Incompetent Cervix

July 22, 2011
OBGYN.net Staff

Incompetent cervix is a condition where recurrent mid-trimester pregnancy loss complicates a pregnancy. Incompetent cervix is diagnosed in I in 2000 pregnancies, and has been determined as the cause of approximately 15% of all recurrent pregnancy loss.

INTRODUCTION

Incompetent cervix is a condition where recurrent mid-trimester pregnancy loss complicates a pregnancy. Incompetent cervix is diagnosed in I in 2000 pregnancies, and has been determined as the cause of approximately 15% of all recurrent pregnancy loss.

BACKGROUND

Many risk factors have been implicated as causes for incompetent cervix such as, birth trauma to the maternal cervix, muscular cervix, exposure to DES in utero, Mllerian anomalies, and congenital anomalies. In clinical practice, however, there may be no identifiable cause for this devastating condition.

DIAGNOSIS

The diagnosis can be made either by poor obstetric history or by examination. In the absence of poor obstetric history, the classic presentation of incompetent cervix is rapid and painless second trimester loss. However, the more common presentation of this condition is pregnancy loss accompanied by some degree of symptoms. Vaginal spotting, vaginal discharge, and pelvic pressure are the symptoms described most often by these patients.

Recent advances in medicine have resulted in the early diagnosis of incompetent cervix with transvaginal ultrasonography. Asymptomatic cases can now be diagnosed earlier than before, prior to advanced cervical dilatation, funneling of the lower uterine segment, or prolapsing of fetal membranes into the vagina. Ultrasound plays a big role in the management of cases that are only suspicious for cervical incompetence. By performing serial transvaginal sonography, changes in the cervix can be detected, allowing for other management options to be offered to the patient.

Treatment

The cerclage is basically a method of strengthening of the cervix by placing a circumferential suture at the level of the internal cervical os. A cerclage can be placed either vaginally (most common) or abdominally (less common). There are different modifications of the vaginal cerclage, such as McDonald cerclage, Shirodkar cerclage, etc. Although they differ in surgical techniques, these operations are considered equally efficacious, and allow for possible vaginal delivery. The abdominal cerclage, as the name may imply, requires major abdominal surgery with subsequent delivery via cesarean section. This approach is usually reserved for patients who have failed vaginal cerclage, or who have either a significant anatomical cervical deformity or an atrophied cervix for which the vaginal approach is not feasible.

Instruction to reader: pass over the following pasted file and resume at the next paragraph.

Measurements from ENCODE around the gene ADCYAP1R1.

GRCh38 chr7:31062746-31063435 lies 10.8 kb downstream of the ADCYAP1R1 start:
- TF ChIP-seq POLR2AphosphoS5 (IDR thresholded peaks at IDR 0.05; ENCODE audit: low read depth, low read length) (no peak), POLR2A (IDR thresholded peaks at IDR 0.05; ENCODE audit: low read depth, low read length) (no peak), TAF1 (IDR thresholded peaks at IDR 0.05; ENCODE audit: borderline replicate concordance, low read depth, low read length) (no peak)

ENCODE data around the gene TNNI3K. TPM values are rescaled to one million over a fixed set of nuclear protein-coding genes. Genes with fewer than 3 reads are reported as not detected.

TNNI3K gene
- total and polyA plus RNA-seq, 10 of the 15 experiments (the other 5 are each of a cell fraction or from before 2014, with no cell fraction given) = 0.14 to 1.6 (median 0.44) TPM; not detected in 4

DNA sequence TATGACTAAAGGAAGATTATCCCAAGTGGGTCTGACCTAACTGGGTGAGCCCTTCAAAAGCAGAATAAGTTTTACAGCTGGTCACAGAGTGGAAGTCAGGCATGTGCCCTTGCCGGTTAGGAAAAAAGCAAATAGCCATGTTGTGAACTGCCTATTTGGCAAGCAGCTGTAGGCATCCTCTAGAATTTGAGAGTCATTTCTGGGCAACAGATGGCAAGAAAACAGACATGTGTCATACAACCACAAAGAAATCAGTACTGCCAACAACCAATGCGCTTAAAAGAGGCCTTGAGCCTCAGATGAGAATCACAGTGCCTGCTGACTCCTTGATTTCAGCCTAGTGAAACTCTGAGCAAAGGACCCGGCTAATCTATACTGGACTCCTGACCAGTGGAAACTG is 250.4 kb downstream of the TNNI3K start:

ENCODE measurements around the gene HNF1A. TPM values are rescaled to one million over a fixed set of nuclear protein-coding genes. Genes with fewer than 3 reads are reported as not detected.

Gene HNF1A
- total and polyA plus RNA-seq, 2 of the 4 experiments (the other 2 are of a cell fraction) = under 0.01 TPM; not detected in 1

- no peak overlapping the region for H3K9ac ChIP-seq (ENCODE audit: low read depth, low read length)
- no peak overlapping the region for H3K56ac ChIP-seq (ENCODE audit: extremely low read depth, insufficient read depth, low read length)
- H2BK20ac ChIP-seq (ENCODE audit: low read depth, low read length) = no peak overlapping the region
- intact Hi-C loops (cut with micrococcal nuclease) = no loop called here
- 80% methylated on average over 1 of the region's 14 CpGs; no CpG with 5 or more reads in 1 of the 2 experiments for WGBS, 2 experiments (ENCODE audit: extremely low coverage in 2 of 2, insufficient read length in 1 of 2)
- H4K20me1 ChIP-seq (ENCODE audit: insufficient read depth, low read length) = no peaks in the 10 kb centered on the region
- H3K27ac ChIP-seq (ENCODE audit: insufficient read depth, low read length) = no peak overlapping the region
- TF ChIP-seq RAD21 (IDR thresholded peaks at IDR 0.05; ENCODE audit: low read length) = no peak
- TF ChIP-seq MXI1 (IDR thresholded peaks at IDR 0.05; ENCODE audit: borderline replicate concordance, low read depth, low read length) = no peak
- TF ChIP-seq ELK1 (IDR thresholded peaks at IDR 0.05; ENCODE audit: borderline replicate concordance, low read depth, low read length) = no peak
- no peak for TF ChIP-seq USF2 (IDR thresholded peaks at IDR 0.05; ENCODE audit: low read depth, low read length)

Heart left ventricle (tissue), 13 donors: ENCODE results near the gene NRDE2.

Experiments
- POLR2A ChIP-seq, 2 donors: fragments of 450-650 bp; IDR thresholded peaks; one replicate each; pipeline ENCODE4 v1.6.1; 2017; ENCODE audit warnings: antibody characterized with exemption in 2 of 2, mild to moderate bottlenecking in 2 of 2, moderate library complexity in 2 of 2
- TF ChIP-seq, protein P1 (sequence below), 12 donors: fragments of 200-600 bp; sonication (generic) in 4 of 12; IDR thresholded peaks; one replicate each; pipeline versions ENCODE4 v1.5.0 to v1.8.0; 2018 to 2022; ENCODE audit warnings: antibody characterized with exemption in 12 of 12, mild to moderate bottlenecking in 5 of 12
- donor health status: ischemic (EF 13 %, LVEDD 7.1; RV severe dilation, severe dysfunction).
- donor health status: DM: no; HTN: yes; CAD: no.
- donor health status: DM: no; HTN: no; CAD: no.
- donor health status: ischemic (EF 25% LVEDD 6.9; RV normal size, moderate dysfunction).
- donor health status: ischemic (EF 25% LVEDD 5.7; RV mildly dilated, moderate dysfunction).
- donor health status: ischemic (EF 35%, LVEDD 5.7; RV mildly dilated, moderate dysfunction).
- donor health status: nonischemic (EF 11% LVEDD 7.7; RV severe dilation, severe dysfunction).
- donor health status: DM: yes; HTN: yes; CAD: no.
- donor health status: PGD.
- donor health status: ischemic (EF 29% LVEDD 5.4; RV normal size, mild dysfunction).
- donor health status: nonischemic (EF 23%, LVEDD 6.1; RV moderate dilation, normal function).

Despite the fact that prophylactic cerclage is considered the standard treatment of incompetent cervix, the best and most effective treatment is yet to be determined through clinical randomized trials. Nevertheless, patients with classic history of incompetent cervix should be offered cerclage. Patients who have received prophylactic cerclage may be followed with serial sonographic studies to detect and monitor any ongoing cervical changes. In patients where past obstetric history is concerning or suspicious for cervical incompetence, conservative but close management, i.e., bed rest, serial sonographic evaluation of the cervix, may be offered.

Follow-up

Patients who have received prophylactic cerclage usually assume modified physical activities. Although standardized monitoring plans are lacking, close prenatal visits and serial sonographic cervical monitoring may be beneficial. When the gestational age reaches 36-37 weeks, the cerclage may be removed in the office, and the patient may then be followed expectantly. In cases of abdominal cerclage, delivery is usually accomplished via cesarean section after documentation of fetal lung maturity at 36-37 weeks.

CONCLUSION (or summary, whichever you prefer)

Today's ultrasound technology has greatly improved the diagnostic ability of obstetricians in determining incompetent cervix, with early diagnosis offering more treatment options. For the patient managed either by cerclage, serial ultrasound, or both, the technology quite often results in a more successful pregnancy outcome.